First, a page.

Authors of “Harnessing AI for Equity in Mortgage Finance” solicited views from nearly 50 individuals involved in federal government, financial technology, mortgage lending, consumer advocacy, and research organizations. In their report, they describe AI’s penetration both across the mortgage application process and around the mortgage industry ecosystem. The adoption of AI was found to vary within the mortgage finance industry, with larger mortgage lenders, fintech firms, and government-sponsored enterprises already implementing AI in functions such as underwriting, property valuations, fraud detection, and marketing. In contrast, adoption is lower among smaller and mission-oriented lenders, such as minority depository institutions (MDIs) and community development financial institutions (CDFIs).

Based on their findings in the mortgage finance ecosystem, the authors provide three distinct recommendations. First, increased regulatory guidance is recommended to establish clear guidelines on applications and protect the rights of consumers. Second, intentional design must be the backbone of any AI models to ensure algorithms are free of bias and centered on equity. Finally, pilot programs are suggested to test models and ensure that industry and consumer outcomes are consistent with intentions and support equity in homeownership.

“Harnessing AI for Equity in Mortgage Finance” is the last in a series of four reports developed through a two-year, $1.5 million collaboration between the Urban Institute and FHLBank San Francisco. Previous reports examined incorporating alternative data into mortgage underwriting, mitigating the impact of student loan debt on Black homeownership, and using mortgage reserve accounts to help sustain homeownership.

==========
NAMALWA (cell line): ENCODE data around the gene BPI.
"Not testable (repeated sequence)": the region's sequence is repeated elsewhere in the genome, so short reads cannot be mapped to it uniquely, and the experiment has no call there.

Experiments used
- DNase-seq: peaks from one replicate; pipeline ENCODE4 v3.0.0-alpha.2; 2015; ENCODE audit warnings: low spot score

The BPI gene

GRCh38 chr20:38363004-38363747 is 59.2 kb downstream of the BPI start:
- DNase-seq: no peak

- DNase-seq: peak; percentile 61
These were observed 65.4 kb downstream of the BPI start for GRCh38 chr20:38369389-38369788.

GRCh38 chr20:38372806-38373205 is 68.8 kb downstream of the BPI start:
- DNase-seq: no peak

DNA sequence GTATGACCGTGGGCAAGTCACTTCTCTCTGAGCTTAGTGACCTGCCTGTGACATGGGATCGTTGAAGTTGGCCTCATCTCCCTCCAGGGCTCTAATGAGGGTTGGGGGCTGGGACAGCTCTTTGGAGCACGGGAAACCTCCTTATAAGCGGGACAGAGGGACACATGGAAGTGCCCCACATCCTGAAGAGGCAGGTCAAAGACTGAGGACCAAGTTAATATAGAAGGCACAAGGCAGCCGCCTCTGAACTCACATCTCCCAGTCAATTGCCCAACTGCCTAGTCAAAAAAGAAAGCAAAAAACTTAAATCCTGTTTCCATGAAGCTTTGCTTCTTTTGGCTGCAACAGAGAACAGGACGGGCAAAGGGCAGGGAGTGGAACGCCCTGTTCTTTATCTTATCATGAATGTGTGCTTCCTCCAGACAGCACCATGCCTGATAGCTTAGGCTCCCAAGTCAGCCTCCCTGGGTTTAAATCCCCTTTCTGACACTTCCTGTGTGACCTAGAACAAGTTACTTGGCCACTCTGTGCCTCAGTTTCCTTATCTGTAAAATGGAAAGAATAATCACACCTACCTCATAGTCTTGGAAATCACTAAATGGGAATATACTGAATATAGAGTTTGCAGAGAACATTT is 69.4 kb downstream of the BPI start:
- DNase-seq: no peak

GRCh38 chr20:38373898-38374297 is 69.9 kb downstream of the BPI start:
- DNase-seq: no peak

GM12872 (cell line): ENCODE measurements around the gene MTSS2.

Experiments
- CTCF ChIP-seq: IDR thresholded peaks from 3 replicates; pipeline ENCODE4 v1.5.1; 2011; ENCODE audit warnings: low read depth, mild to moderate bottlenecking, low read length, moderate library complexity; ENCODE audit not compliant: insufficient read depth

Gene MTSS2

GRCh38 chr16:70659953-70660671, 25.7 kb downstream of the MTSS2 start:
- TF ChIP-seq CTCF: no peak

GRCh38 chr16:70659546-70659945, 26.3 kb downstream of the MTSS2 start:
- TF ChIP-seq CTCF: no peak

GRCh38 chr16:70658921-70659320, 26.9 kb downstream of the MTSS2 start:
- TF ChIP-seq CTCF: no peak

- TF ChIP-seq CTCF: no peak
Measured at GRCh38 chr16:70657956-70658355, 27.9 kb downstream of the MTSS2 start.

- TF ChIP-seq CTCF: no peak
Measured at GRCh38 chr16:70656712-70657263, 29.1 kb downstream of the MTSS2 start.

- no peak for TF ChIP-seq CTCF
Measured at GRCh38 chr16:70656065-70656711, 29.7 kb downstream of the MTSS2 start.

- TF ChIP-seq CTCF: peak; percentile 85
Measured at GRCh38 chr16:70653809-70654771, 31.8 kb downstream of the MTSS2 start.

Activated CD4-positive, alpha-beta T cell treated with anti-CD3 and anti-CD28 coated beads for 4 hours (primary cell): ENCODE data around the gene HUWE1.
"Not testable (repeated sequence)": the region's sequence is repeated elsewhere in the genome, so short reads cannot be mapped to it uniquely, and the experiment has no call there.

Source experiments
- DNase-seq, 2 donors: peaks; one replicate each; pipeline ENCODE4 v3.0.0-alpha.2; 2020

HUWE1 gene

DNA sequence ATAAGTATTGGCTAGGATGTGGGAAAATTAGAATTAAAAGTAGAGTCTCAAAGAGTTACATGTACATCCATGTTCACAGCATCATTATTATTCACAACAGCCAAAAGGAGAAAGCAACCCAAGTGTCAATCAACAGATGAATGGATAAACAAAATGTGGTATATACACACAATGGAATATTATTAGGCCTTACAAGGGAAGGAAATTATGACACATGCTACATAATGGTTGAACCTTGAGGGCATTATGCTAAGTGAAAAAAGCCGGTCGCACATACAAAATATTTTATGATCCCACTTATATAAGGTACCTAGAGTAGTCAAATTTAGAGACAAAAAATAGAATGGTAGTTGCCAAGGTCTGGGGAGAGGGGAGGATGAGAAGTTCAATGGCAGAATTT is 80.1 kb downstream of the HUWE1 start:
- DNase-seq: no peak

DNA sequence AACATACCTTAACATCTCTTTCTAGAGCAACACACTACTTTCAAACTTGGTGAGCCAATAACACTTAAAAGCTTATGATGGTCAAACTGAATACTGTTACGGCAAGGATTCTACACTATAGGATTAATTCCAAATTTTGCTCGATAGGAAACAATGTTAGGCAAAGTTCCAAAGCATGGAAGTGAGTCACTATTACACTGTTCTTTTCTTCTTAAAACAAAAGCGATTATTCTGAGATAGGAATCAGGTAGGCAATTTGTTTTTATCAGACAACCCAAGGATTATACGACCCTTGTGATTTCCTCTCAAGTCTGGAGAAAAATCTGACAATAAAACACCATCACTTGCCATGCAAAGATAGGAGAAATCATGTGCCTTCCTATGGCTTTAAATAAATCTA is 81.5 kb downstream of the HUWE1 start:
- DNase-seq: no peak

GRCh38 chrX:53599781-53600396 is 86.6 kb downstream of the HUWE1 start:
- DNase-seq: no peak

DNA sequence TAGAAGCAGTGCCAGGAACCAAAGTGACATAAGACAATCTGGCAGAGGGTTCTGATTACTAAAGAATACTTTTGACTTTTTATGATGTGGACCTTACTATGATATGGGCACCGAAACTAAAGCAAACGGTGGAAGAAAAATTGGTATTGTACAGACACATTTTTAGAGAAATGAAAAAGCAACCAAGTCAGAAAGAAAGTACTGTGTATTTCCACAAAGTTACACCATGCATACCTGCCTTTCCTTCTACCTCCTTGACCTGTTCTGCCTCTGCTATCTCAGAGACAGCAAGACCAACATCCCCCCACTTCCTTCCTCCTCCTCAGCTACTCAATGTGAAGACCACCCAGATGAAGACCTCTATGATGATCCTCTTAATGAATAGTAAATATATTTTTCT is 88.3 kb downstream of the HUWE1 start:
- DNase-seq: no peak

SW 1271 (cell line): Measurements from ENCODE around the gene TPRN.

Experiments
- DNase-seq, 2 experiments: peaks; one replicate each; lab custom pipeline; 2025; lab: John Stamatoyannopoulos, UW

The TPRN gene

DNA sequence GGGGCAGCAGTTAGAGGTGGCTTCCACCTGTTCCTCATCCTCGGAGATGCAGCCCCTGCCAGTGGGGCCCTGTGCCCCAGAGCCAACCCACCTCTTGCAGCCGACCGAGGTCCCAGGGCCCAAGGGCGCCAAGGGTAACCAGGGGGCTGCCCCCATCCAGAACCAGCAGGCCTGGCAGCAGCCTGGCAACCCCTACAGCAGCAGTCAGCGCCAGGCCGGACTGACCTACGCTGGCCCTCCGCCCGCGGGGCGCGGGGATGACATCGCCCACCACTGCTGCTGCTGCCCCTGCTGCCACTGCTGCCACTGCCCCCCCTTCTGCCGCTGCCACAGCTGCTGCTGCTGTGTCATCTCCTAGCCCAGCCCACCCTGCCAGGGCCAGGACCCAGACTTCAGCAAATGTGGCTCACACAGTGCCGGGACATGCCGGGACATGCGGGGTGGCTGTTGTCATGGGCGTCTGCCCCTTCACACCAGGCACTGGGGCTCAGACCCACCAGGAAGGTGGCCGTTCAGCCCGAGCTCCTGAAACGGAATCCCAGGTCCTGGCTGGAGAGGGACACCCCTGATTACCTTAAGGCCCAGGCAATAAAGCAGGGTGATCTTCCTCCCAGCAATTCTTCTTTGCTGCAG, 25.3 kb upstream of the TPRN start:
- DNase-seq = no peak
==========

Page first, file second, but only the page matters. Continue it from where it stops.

About the Federal Home Loan Bank of San Francisco

The Federal Home Loan Bank of San Francisco is a member-driven cooperative helping local lenders in Arizona, California, and Nevada build strong communities, create opportunity, and change lives for the better. The tools and resources we provide to our member financial institutions — commercial banks, credit unions, industrial loan companies, savings institutions, insurance companies, and community development financial institutions — propel homeownership, finance quality affordable housing, boost economic vitality, and revitalize whole neighborhoods. Together with our members and other partners, we are making the communities we serve more vibrant, equitable, and resilient and changing lives for the better.

About the Urban Institute

The Urban Institute is a nonprofit research organization that provides data and evidence to help advance upward mobility and equity. We are a trusted source for changemakers who seek to strengthen decision making, create inclusive economic growth, and improve the well-being of families and communities. For more than 50 years, Urban has delivered facts that inspire solutions—and this remains our charge today.